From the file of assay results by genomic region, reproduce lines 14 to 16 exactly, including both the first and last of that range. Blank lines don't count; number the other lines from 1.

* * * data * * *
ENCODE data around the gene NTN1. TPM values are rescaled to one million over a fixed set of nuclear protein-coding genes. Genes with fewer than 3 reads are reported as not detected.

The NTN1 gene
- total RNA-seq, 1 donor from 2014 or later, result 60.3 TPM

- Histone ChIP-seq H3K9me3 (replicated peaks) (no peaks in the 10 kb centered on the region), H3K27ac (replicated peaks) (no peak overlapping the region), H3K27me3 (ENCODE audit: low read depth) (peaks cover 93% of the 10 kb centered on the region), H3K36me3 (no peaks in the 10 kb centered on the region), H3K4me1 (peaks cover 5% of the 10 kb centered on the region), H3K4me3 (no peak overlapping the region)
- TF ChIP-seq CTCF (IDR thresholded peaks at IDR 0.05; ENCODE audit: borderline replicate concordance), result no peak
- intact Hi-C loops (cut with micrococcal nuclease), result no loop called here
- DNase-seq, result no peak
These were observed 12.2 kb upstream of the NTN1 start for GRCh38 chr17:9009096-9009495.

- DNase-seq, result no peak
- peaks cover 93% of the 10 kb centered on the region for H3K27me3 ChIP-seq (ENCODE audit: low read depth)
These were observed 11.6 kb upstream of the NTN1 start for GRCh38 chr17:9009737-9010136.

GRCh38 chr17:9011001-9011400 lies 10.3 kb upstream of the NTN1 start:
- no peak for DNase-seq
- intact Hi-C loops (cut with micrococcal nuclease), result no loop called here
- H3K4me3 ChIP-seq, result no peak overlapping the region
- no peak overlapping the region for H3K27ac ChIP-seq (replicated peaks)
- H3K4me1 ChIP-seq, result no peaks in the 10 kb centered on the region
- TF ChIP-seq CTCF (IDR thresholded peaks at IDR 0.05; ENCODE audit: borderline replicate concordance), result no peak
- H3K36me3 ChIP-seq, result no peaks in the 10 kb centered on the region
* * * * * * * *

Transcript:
- intact Hi-C loops (cut with micrococcal nuclease), result no loop called here
- H3K4me3 ChIP-seq, result no peak overlapping the region
- no peak overlapping the region for H3K27ac ChIP-seq (replicated peaks)